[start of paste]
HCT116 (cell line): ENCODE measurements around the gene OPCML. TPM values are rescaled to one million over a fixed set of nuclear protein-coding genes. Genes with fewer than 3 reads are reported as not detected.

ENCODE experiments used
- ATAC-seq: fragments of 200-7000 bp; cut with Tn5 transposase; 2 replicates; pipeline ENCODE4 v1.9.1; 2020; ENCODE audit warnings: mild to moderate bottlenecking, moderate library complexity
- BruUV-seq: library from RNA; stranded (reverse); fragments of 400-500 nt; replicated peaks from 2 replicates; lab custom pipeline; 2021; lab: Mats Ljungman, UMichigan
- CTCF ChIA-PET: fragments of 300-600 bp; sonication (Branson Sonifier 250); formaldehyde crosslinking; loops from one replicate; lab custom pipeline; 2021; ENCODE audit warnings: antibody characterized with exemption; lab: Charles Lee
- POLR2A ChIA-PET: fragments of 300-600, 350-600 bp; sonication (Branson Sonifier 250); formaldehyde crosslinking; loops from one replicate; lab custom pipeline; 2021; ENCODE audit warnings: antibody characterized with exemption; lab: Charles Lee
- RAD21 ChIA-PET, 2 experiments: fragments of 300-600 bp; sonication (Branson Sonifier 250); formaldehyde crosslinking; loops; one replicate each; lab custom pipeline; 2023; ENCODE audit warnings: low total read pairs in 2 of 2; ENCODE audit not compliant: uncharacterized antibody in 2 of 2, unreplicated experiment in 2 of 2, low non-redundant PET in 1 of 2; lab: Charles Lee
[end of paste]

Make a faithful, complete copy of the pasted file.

HCT116 (cell line): ENCODE measurements around the gene OPCML. TPM values are rescaled to one million over a fixed set of nuclear protein-coding genes. Genes with fewer than 3 reads are reported as not detected.

ENCODE experiments used
- ATAC-seq: fragments of 200-7000 bp; cut with Tn5 transposase; 2 replicates; pipeline ENCODE4 v1.9.1; 2020; ENCODE audit warnings: mild to moderate bottlenecking, moderate library complexity
- BruUV-seq: library from RNA; stranded (reverse); fragments of 400-500 nt; replicated peaks from 2 replicates; lab custom pipeline; 2021; lab: Mats Ljungman, UMichigan
- CTCF ChIA-PET: fragments of 300-600 bp; sonication (Branson Sonifier 250); formaldehyde crosslinking; loops from one replicate; lab custom pipeline; 2021; ENCODE audit warnings: antibody characterized with exemption; lab: Charles Lee
- POLR2A ChIA-PET: fragments of 300-600, 350-600 bp; sonication (Branson Sonifier 250); formaldehyde crosslinking; loops from one replicate; lab custom pipeline; 2021; ENCODE audit warnings: antibody characterized with exemption; lab: Charles Lee
- RAD21 ChIA-PET, 2 experiments: fragments of 300-600 bp; sonication (Branson Sonifier 250); formaldehyde crosslinking; loops; one replicate each; lab custom pipeline; 2023; ENCODE audit warnings: low total read pairs in 2 of 2; ENCODE audit not compliant: uncharacterized antibody in 2 of 2, unreplicated experiment in 2 of 2, low non-redundant PET in 1 of 2; lab: Charles Lee